Aim: To evaluate prospectively the role of endorectal magnetic resonance imaging (MRI) and magnetic resonance spectroscopy (MRS) in detecting peripheral zone tumour in patients with total prostate-specific antigen (PSA) values ≥ 4 ng/ml and one or more negative transrectal ultrasound (TRUS) biopsy rounds. Material and methods: Fifty-four consecutive men (mean age 65.4 ± 5.2 years, mean total PSA 10.8 ± 7.5 ng/ml), underwent a combined MRI-MRS examination with endorectal coil. MRI included transverse, coronal, and sagittal T2-weighted and transverse T1-weighted fast spin-echo sequences. MRS data were acquired using a double spin-echo point resolved spectroscopy (PRESS) sequence. A 10-site scheme was adopted to evaluate the prostate peripheral zone. A peripheral prostatic site was classified as suspicious if low intensity signal was present on T2-weighted images and/or if the choline + creatine/citrate ratio was >0.86. Following MRI-MRS all patients were submitted to a standard 10-core biopsy scheme to which from one to three supplementary samples were added from suspicious MRI and/or MRS sites. In per-patient analysis findings were considered true-positive if biopsy positive patients were classified as suspicious, irrespectively of lesion site indication. Results: Prostate cancer (PC) was detected in 17 of 54 patients (31.5%); median Gleason score was 6 (range 4-8). On a per-patient basis sensitivity, specificity, positive predictive value (PPV), negative predictive value (NPV), and accuracy were respectively 100, 64.9, 56.7, 100, and 75.9% for MRI; 82.2, 70.3, 57.7, 92.9, and 75.9% for MRS; and 100, 51.4, 48.6, 100, and 66.7% for combined MRI-MRS. In all the 17 PC patients, combined MRI-MRS correctly indicated the sites harbouring cancer, whereas both MRI and MRS gave erroneous indications in two patients. Conclusion: The results of the present study show that MRI alone might be able to select negative patients in whom further biopsies are unnecessary. The combination of MRI and MRS might be able to drive biopsies in suspicious sites and increase the cancer detection rate. Further studies are required to confirm these data.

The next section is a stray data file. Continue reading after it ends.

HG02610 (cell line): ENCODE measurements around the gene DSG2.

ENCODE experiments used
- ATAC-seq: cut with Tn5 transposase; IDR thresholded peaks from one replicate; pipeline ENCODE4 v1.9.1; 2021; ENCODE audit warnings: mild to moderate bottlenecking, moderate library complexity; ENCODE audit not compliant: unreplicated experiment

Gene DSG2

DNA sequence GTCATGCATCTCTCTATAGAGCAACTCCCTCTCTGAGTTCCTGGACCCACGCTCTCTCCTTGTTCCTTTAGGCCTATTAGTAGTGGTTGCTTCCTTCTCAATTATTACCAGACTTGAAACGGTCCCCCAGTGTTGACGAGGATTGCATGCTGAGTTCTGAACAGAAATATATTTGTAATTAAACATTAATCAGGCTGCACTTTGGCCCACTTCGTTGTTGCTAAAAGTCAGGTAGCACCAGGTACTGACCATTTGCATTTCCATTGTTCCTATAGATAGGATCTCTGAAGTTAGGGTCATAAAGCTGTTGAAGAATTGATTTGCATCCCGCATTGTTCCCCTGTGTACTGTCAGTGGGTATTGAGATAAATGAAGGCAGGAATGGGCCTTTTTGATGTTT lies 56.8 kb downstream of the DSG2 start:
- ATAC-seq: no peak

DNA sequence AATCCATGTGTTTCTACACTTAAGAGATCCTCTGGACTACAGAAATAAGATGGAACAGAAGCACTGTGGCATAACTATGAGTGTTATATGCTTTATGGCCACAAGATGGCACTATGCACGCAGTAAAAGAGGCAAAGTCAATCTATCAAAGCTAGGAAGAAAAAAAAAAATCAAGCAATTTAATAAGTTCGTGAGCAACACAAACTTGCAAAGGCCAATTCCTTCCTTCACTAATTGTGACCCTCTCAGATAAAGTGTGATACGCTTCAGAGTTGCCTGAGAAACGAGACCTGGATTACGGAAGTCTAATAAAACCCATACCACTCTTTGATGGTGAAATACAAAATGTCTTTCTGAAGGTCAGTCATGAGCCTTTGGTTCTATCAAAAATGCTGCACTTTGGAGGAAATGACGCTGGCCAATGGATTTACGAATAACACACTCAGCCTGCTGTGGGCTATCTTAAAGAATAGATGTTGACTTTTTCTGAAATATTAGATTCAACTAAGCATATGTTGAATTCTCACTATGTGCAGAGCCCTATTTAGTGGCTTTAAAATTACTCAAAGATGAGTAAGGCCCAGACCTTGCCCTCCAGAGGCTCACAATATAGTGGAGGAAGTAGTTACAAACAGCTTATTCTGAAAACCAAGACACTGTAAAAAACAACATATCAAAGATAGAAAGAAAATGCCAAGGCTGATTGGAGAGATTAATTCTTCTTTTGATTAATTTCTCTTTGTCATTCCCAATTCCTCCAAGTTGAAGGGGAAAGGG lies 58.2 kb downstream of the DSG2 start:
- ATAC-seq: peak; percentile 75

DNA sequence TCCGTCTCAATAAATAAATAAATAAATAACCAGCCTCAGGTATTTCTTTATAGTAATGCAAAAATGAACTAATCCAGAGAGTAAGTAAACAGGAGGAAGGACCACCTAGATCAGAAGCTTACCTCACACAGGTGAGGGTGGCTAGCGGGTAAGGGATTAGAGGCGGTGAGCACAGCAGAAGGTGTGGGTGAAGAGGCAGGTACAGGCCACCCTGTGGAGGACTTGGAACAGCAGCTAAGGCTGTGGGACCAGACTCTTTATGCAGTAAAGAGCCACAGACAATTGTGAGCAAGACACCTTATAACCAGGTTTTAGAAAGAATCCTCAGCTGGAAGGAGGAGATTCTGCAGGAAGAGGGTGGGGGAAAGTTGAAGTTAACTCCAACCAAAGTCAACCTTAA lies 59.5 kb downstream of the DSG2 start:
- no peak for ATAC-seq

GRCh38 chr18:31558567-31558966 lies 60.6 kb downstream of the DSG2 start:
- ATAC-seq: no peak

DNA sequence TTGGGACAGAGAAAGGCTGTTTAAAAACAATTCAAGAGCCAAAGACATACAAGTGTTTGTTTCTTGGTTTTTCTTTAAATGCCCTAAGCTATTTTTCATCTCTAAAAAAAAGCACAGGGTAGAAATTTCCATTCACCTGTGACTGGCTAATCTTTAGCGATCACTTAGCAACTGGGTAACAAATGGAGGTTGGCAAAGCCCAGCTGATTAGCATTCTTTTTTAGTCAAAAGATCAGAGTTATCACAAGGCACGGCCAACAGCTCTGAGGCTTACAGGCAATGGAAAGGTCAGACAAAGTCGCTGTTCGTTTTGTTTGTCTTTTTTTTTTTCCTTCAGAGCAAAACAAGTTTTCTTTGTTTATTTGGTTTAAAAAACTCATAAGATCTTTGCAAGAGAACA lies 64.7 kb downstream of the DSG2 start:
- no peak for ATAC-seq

ASJC Scopus subject areas
- Radiology Nuclear Medicine and imaging